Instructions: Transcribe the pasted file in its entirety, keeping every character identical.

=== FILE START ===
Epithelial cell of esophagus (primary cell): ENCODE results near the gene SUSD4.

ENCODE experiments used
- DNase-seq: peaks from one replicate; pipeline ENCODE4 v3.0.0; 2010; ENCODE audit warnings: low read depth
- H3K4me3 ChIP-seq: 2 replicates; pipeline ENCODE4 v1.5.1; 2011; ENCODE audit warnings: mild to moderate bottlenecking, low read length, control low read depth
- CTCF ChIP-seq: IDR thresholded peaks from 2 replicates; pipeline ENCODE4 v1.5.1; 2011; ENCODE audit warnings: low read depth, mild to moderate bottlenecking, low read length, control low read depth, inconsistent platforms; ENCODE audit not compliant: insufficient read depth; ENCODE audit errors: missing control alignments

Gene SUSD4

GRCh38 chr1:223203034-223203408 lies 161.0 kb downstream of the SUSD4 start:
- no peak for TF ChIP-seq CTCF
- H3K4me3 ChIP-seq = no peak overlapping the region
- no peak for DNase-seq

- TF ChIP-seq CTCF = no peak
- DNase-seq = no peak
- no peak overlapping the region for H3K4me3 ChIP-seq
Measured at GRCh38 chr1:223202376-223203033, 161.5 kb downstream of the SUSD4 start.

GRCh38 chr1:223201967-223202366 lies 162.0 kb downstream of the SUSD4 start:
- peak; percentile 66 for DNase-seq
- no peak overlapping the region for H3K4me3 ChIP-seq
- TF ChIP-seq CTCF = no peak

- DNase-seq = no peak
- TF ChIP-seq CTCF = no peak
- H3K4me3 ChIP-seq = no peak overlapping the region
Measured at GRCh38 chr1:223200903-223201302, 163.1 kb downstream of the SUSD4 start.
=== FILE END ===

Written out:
Epithelial cell of esophagus (primary cell): ENCODE results near the gene SUSD4.

ENCODE experiments used
- DNase-seq: peaks from one replicate; pipeline ENCODE4 v3.0.0; 2010; ENCODE audit warnings: low read depth
- H3K4me3 ChIP-seq: 2 replicates; pipeline ENCODE4 v1.5.1; 2011; ENCODE audit warnings: mild to moderate bottlenecking, low read length, control low read depth
- CTCF ChIP-seq: IDR thresholded peaks from 2 replicates; pipeline ENCODE4 v1.5.1; 2011; ENCODE audit warnings: low read depth, mild to moderate bottlenecking, low read length, control low read depth, inconsistent platforms; ENCODE audit not compliant: insufficient read depth; ENCODE audit errors: missing control alignments

Gene SUSD4

GRCh38 chr1:223203034-223203408 lies 161.0 kb downstream of the SUSD4 start:
- no peak for TF ChIP-seq CTCF
- H3K4me3 ChIP-seq = no peak overlapping the region
- no peak for DNase-seq

- TF ChIP-seq CTCF = no peak
- DNase-seq = no peak
- no peak overlapping the region for H3K4me3 ChIP-seq
Measured at GRCh38 chr1:223202376-223203033, 161.5 kb downstream of the SUSD4 start.

GRCh38 chr1:223201967-223202366 lies 162.0 kb downstream of the SUSD4 start:
- peak; percentile 66 for DNase-seq
- no peak overlapping the region for H3K4me3 ChIP-seq
- TF ChIP-seq CTCF = no peak

- DNase-seq = no peak
- TF ChIP-seq CTCF = no peak
- H3K4me3 ChIP-seq = no peak overlapping the region
Measured at GRCh38 chr1:223200903-223201302, 163.1 kb downstream of the SUSD4 start.